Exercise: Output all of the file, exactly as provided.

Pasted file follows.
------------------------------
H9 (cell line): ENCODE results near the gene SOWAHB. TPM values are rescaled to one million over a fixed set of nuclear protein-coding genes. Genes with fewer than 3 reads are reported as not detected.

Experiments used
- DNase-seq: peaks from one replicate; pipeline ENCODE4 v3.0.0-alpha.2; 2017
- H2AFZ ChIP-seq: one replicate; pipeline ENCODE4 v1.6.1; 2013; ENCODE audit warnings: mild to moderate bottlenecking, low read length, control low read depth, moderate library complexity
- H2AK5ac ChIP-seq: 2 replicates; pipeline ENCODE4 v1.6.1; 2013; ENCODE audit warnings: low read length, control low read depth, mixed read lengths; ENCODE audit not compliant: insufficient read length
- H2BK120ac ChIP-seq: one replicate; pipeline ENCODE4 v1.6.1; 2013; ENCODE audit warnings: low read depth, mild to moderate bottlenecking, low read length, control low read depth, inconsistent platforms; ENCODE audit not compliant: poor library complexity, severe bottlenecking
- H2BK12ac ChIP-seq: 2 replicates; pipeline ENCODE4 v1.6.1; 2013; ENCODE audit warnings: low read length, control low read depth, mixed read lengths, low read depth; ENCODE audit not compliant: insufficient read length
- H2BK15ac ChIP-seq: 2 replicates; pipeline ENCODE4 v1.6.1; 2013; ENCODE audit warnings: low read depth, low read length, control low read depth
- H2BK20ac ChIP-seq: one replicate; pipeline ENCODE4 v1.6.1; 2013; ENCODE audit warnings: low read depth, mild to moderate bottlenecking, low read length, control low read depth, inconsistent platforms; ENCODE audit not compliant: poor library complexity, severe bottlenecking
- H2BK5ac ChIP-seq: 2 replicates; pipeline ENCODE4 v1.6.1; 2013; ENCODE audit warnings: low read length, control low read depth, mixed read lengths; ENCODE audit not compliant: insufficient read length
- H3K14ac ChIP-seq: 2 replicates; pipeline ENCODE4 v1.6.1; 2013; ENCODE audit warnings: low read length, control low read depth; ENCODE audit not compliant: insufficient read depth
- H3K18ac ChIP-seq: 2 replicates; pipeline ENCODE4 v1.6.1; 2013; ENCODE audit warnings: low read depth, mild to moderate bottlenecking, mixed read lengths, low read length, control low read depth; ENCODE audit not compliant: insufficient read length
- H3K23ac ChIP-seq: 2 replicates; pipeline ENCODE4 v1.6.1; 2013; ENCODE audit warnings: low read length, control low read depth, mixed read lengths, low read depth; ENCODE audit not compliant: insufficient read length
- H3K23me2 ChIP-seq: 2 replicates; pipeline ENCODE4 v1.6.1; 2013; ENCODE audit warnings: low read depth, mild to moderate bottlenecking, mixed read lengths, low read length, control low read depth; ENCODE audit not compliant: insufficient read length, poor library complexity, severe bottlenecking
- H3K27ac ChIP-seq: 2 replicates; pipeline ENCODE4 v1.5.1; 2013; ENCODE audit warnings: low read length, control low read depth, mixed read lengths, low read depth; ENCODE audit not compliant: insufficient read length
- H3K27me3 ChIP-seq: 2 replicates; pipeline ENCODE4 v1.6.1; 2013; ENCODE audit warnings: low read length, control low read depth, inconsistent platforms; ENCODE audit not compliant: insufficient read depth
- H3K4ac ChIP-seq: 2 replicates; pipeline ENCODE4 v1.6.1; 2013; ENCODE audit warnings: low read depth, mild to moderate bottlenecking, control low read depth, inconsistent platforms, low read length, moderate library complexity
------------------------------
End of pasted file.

H9 (cell line): ENCODE results near the gene SOWAHB. TPM values are rescaled to one million over a fixed set of nuclear protein-coding genes. Genes with fewer than 3 reads are reported as not detected.

Experiments used
- DNase-seq: peaks from one replicate; pipeline ENCODE4 v3.0.0-alpha.2; 2017
- H2AFZ ChIP-seq: one replicate; pipeline ENCODE4 v1.6.1; 2013; ENCODE audit warnings: mild to moderate bottlenecking, low read length, control low read depth, moderate library complexity
- H2AK5ac ChIP-seq: 2 replicates; pipeline ENCODE4 v1.6.1; 2013; ENCODE audit warnings: low read length, control low read depth, mixed read lengths; ENCODE audit not compliant: insufficient read length
- H2BK120ac ChIP-seq: one replicate; pipeline ENCODE4 v1.6.1; 2013; ENCODE audit warnings: low read depth, mild to moderate bottlenecking, low read length, control low read depth, inconsistent platforms; ENCODE audit not compliant: poor library complexity, severe bottlenecking
- H2BK12ac ChIP-seq: 2 replicates; pipeline ENCODE4 v1.6.1; 2013; ENCODE audit warnings: low read length, control low read depth, mixed read lengths, low read depth; ENCODE audit not compliant: insufficient read length
- H2BK15ac ChIP-seq: 2 replicates; pipeline ENCODE4 v1.6.1; 2013; ENCODE audit warnings: low read depth, low read length, control low read depth
- H2BK20ac ChIP-seq: one replicate; pipeline ENCODE4 v1.6.1; 2013; ENCODE audit warnings: low read depth, mild to moderate bottlenecking, low read length, control low read depth, inconsistent platforms; ENCODE audit not compliant: poor library complexity, severe bottlenecking
- H2BK5ac ChIP-seq: 2 replicates; pipeline ENCODE4 v1.6.1; 2013; ENCODE audit warnings: low read length, control low read depth, mixed read lengths; ENCODE audit not compliant: insufficient read length
- H3K14ac ChIP-seq: 2 replicates; pipeline ENCODE4 v1.6.1; 2013; ENCODE audit warnings: low read length, control low read depth; ENCODE audit not compliant: insufficient read depth
- H3K18ac ChIP-seq: 2 replicates; pipeline ENCODE4 v1.6.1; 2013; ENCODE audit warnings: low read depth, mild to moderate bottlenecking, mixed read lengths, low read length, control low read depth; ENCODE audit not compliant: insufficient read length
- H3K23ac ChIP-seq: 2 replicates; pipeline ENCODE4 v1.6.1; 2013; ENCODE audit warnings: low read length, control low read depth, mixed read lengths, low read depth; ENCODE audit not compliant: insufficient read length
- H3K23me2 ChIP-seq: 2 replicates; pipeline ENCODE4 v1.6.1; 2013; ENCODE audit warnings: low read depth, mild to moderate bottlenecking, mixed read lengths, low read length, control low read depth; ENCODE audit not compliant: insufficient read length, poor library complexity, severe bottlenecking
- H3K27ac ChIP-seq: 2 replicates; pipeline ENCODE4 v1.5.1; 2013; ENCODE audit warnings: low read length, control low read depth, mixed read lengths, low read depth; ENCODE audit not compliant: insufficient read length
- H3K27me3 ChIP-seq: 2 replicates; pipeline ENCODE4 v1.6.1; 2013; ENCODE audit warnings: low read length, control low read depth, inconsistent platforms; ENCODE audit not compliant: insufficient read depth
- H3K4ac ChIP-seq: 2 replicates; pipeline ENCODE4 v1.6.1; 2013; ENCODE audit warnings: low read depth, mild to moderate bottlenecking, control low read depth, inconsistent platforms, low read length, moderate library complexity